What is SOY PROTEIN?:
The benefits of soy protein
The benefits of soy protein
By Myprotein Writer Heather Geary
The soybean is a legume native to East Asia. Soy is used in tofu, as a plant-based milk alternative and other dairy/meat substitutes made up of 30% carbohydrates, 38% protein, 18% oil and 14% moisture. The bean contains a good level of potassium, zinc, iron and vitamin E.
Since the 1970’s the consumption of soy has risen significantly and the development of other soya foods has increased, adapting to the dietary needs of vegans/vegetarians, lactose-intolerant individuals or those wanting to reduce fat in their diet.
Soy is good to introduce to your diet if you have dairy or meat allergies as it is an excellent source of plant protein with vitamins and minerals and has a high fibre content which could help people with constipation and other digestive problems.
Types of Soy Protein
Soy proteins can be divided into three categories:
1) Soy protein isolate:
The most refined form of soy protein isolated from the soy bean. It is incredibly high in protein and has minimal carbohydrates and fats.
– Dairy products e.g. drinking powders and baby milks
– Protein bars / Protein shakes / Protein supplement products
– Some meat substitutes
– Bread products
2) Soy protein concentrate:
Soy concentrate is a form of protein that is derived from the soy bean but without the water-soluble carbohydrates.
In production, most of the fibre is retained from the soy bean whilst remaining high in protein and
low in fat.
Easy to digest and pregnancy-friendly, soy protein concentrate products include:
– Baked foods
– Infant milks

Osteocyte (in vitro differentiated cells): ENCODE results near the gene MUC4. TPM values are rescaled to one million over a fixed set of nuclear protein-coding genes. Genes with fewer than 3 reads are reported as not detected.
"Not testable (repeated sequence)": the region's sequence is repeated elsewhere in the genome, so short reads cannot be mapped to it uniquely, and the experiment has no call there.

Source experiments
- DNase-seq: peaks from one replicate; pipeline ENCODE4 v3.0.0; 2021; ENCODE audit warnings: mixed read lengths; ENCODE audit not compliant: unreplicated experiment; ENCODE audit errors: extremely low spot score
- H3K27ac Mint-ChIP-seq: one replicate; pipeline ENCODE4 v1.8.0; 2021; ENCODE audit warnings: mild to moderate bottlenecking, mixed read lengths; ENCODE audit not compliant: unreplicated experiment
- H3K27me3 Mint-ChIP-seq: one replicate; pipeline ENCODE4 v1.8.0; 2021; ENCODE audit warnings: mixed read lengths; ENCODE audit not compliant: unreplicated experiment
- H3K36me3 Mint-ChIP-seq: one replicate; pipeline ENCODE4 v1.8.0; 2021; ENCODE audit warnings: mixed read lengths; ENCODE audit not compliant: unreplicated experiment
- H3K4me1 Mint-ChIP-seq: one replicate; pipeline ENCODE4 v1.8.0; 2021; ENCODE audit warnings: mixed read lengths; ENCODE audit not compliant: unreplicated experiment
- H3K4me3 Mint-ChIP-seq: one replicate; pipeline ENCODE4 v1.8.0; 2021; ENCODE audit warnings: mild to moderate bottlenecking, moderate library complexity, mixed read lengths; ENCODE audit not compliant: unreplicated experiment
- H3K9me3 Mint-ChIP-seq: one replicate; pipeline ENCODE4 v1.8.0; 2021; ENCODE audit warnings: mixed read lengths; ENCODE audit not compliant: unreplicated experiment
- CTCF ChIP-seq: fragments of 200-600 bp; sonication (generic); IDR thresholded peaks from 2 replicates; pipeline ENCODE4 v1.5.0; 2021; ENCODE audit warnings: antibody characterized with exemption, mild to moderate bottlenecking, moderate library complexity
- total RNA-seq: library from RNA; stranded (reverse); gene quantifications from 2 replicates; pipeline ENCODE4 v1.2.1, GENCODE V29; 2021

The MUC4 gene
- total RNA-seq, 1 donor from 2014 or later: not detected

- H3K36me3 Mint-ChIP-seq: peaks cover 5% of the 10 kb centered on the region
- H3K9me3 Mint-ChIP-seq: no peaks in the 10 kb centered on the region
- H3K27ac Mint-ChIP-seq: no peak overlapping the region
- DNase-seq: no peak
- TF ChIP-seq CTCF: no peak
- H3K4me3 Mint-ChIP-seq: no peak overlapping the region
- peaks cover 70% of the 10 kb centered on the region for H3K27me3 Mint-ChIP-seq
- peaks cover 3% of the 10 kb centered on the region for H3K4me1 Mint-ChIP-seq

– Few alternative meat products
3) Textured soy protein (TSP) or Textured vegetable protein (TVP) is made from soy protein concentrate. It can be found in pieces or chunks in health shops and stores alike as an ingredient to throw into food combinations as an extra source of protein.
TSP products include:
– Alternatives to meat products such as beef, chicken and steak pieces.
Textured soy protein can replace some of the home-made favourites – from stews, curries and bolognaise to soups, burgers and fajitas!
Benefits of Soy protein
Soy protein can be very beneficial to people with specific dietary/health goals. The soy bean has:
– Low fat: helpful to those wanting to lose weight or reduce the amount of fat in their diet.
– Zero cholesterol: this can contribute to lowering the chances of heart disease.
Some studies have shown that replacing animal protein with plant based protein could also protect against osteoporosis.
In terms of price, it is particularly beneficial to the consumer, especially those on a budget with soy being a much cheaper alternative for animal-based protein products.
In regards to replacing animal proteins to repair the body after exercise, the isoflavones found in soy have an anti-oxidant affect so can therefore aid in recovery and reduce inflammation and muscle soreness; this is particularly helpful to those with fitness goals and more importantly, those wanting to build muscle without consuming meat, fish and dairy products.